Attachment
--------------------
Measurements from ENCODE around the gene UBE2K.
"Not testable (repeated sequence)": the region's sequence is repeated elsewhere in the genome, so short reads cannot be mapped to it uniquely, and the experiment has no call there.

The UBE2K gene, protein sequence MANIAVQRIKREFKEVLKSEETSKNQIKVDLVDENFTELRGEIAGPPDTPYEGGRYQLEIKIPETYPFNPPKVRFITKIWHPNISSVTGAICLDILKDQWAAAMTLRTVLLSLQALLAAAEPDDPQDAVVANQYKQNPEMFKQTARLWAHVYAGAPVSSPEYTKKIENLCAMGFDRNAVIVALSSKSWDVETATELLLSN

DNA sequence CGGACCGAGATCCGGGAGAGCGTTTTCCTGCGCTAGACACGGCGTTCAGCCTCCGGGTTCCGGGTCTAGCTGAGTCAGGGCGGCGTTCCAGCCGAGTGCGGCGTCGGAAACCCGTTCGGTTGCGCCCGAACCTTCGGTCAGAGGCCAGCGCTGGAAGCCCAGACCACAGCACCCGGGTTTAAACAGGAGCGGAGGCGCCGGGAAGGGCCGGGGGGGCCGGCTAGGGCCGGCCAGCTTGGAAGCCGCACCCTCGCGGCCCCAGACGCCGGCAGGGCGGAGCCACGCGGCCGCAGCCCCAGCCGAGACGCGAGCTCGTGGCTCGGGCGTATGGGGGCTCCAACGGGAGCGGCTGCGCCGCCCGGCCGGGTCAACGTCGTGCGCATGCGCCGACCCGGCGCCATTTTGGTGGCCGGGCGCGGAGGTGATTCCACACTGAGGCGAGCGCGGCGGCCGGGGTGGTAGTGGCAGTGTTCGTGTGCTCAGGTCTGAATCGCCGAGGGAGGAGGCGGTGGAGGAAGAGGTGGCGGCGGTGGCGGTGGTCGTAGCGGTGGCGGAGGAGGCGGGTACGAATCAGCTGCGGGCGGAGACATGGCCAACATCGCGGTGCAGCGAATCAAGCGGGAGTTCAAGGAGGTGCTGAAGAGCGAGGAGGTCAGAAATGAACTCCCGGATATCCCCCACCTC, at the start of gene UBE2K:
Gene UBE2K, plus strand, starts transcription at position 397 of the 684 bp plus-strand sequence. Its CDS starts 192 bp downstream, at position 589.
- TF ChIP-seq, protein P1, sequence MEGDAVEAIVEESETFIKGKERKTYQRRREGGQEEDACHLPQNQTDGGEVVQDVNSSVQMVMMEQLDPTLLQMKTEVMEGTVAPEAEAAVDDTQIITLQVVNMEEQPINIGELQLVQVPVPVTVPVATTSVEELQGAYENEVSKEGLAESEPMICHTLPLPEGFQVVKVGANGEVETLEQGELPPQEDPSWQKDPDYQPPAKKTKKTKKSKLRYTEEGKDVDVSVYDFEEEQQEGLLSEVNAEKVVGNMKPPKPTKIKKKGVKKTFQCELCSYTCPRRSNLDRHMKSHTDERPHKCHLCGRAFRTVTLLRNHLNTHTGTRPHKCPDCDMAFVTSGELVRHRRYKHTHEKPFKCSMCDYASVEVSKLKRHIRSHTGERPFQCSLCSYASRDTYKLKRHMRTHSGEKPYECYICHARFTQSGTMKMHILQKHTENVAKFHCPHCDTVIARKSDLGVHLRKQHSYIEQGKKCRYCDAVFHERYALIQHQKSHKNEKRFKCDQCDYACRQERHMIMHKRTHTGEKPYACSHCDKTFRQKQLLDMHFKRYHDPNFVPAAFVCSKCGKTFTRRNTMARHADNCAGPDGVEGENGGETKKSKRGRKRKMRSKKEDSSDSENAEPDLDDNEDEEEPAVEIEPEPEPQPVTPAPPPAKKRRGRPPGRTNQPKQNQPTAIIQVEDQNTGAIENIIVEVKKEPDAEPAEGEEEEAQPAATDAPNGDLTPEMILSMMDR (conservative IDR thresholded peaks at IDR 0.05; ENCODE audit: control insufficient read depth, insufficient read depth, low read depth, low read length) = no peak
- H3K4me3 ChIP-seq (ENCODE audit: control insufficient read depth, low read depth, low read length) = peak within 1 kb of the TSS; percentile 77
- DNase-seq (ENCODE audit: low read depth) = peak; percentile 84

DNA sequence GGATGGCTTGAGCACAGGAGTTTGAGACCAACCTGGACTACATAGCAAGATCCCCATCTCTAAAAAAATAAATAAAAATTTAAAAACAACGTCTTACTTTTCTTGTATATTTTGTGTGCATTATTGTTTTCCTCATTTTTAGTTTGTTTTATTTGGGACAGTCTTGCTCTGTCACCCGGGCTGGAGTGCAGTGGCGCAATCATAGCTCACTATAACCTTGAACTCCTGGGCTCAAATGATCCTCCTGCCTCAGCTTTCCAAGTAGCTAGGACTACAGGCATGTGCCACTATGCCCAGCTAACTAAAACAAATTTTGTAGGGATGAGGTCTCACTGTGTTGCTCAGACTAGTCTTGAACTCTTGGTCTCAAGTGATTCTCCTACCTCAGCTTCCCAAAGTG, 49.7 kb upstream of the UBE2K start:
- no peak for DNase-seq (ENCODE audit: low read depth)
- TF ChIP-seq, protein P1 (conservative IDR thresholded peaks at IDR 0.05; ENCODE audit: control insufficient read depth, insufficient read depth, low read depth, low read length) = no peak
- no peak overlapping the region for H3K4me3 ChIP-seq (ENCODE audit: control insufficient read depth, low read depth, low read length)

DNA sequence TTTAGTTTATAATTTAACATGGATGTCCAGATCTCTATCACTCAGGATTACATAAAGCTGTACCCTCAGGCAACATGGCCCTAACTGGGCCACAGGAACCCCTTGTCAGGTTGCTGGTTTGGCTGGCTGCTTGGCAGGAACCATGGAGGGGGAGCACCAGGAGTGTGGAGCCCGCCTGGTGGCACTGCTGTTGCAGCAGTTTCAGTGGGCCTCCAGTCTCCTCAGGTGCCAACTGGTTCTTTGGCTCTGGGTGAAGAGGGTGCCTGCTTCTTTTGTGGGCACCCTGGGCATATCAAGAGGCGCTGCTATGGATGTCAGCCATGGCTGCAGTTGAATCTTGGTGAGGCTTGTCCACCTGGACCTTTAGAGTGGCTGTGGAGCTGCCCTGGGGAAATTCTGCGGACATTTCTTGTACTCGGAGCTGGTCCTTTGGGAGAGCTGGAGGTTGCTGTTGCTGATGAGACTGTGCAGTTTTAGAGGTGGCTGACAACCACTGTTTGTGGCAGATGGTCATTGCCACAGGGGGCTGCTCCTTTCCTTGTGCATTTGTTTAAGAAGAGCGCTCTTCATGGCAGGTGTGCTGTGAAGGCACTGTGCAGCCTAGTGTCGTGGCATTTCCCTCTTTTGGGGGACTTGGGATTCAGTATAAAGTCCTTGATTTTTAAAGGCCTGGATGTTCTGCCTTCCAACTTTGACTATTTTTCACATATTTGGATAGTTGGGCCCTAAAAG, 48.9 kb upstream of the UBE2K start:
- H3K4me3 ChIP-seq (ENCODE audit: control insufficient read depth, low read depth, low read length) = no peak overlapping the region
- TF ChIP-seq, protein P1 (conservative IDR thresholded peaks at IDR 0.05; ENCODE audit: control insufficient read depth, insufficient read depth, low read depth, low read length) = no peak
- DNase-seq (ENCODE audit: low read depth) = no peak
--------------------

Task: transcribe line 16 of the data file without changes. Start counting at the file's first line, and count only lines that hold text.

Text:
- DNase-seq (ENCODE audit: low read depth) = no peak